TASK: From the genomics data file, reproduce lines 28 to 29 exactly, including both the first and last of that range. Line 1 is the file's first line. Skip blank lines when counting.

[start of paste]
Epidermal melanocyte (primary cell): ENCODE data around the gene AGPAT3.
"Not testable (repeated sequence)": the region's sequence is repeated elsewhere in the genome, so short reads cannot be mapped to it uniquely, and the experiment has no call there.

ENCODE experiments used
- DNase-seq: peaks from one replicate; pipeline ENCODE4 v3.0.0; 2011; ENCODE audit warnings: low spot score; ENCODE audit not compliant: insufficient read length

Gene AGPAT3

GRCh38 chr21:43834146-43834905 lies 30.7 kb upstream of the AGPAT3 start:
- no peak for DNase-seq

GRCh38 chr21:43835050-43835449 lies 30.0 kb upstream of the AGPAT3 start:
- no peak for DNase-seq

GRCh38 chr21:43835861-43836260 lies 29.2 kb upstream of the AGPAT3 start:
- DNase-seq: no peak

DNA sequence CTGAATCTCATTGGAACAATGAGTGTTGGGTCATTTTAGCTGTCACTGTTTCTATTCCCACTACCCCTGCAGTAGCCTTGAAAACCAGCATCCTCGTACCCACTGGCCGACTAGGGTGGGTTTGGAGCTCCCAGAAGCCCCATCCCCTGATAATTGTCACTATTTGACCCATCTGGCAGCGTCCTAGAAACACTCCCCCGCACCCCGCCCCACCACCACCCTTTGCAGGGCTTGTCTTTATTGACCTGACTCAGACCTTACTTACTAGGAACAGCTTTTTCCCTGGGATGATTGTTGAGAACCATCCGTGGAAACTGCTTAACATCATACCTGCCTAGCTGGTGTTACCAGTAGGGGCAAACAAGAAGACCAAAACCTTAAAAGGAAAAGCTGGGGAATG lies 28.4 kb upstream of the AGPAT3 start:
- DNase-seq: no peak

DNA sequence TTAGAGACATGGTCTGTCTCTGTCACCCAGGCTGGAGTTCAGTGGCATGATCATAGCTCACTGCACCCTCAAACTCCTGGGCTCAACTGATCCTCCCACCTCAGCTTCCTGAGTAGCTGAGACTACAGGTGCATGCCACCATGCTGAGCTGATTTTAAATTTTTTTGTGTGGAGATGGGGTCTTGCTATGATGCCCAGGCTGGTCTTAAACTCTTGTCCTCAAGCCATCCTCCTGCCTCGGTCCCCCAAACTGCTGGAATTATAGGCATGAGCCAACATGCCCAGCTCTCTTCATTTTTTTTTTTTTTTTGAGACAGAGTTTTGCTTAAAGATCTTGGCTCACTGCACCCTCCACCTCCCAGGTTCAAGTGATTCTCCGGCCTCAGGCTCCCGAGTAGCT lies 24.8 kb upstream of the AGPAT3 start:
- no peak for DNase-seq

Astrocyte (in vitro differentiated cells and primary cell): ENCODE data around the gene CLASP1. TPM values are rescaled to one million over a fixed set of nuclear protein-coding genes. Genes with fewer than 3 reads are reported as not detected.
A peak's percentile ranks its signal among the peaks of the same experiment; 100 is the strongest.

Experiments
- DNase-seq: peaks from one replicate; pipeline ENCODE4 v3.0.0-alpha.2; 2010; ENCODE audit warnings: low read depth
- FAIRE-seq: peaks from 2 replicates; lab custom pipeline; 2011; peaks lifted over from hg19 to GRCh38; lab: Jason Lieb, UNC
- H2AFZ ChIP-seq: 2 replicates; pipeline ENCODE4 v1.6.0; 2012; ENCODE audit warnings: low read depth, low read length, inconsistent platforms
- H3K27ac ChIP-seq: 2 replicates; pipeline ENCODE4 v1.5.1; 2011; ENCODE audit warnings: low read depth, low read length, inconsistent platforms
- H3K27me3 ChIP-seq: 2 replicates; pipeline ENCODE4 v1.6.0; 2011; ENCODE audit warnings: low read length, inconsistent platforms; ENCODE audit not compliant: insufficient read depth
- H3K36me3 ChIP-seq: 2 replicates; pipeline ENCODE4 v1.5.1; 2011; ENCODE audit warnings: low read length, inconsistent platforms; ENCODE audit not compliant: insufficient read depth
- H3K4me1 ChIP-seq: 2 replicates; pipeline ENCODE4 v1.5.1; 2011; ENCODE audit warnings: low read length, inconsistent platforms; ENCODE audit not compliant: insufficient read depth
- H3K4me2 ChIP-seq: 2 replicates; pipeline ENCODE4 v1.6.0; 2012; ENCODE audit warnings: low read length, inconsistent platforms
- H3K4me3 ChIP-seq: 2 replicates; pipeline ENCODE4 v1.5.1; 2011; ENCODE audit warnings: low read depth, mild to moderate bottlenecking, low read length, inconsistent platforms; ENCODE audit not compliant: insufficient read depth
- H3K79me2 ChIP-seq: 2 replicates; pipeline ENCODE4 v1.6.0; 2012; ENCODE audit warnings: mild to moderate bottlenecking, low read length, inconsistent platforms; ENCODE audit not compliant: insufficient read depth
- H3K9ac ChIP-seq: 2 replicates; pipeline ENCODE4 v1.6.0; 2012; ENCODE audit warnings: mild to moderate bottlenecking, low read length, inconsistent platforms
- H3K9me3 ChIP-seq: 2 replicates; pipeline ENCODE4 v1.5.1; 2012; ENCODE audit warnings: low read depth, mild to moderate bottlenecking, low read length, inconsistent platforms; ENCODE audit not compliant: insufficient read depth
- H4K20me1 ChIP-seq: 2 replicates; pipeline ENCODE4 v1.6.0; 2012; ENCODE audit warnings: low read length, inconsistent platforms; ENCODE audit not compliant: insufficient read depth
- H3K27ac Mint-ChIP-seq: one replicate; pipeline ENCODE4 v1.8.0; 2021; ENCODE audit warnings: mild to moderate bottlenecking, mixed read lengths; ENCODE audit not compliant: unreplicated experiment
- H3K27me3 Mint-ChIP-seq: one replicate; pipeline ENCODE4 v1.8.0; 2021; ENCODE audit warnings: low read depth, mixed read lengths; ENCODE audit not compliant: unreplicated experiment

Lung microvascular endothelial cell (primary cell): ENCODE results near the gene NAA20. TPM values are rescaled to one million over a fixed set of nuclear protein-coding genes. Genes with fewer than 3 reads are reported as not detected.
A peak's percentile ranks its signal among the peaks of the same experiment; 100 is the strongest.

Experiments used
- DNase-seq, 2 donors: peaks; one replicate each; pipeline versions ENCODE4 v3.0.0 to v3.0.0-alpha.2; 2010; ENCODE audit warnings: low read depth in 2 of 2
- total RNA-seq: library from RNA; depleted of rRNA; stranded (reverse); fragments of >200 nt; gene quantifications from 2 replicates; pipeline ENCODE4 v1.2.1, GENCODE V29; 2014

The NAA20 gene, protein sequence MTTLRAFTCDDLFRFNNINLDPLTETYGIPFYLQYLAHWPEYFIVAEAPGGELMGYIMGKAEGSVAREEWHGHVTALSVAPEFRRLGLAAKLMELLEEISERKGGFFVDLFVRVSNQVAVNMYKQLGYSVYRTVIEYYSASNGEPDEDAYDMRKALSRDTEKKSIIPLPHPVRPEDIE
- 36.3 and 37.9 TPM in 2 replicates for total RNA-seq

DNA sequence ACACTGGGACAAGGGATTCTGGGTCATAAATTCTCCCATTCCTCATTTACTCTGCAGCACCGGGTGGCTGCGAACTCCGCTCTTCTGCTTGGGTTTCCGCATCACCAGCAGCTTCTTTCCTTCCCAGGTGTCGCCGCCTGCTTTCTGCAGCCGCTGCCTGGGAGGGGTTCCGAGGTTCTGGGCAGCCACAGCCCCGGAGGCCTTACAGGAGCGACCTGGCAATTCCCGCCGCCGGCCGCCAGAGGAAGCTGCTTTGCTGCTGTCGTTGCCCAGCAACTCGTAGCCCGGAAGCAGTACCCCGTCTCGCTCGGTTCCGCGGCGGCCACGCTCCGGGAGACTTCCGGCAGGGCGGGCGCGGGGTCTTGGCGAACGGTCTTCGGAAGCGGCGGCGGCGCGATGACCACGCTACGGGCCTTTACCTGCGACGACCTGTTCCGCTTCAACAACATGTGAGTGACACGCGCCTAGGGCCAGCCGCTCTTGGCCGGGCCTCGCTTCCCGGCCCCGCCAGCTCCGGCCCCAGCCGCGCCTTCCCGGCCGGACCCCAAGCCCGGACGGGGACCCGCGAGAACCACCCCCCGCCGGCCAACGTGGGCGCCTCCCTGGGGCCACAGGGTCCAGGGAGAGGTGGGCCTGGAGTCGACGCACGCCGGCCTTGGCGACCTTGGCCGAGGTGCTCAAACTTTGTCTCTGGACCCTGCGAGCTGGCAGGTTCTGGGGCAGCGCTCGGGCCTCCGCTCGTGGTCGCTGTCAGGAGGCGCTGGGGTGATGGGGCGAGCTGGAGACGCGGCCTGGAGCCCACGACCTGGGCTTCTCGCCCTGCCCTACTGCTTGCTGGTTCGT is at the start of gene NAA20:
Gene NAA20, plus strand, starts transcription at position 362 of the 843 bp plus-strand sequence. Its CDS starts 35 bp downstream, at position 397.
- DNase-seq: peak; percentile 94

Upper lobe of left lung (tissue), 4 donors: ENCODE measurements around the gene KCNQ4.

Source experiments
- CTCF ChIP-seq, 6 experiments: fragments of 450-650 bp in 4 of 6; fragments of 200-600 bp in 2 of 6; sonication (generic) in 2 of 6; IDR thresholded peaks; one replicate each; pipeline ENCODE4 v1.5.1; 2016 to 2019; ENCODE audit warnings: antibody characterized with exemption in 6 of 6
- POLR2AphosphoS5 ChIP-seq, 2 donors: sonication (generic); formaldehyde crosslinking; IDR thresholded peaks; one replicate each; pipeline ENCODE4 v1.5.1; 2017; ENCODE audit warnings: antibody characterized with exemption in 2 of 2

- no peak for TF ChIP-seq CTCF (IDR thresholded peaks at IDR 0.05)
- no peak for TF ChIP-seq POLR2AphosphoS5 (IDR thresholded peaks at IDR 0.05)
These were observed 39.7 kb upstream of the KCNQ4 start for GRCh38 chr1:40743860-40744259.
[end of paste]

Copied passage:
- H3K79me2 ChIP-seq: 2 replicates; pipeline ENCODE4 v1.6.0; 2012; ENCODE audit warnings: mild to moderate bottlenecking, low read length, inconsistent platforms; ENCODE audit not compliant: insufficient read depth
- H3K9ac ChIP-seq: 2 replicates; pipeline ENCODE4 v1.6.0; 2012; ENCODE audit warnings: mild to moderate bottlenecking, low read length, inconsistent platforms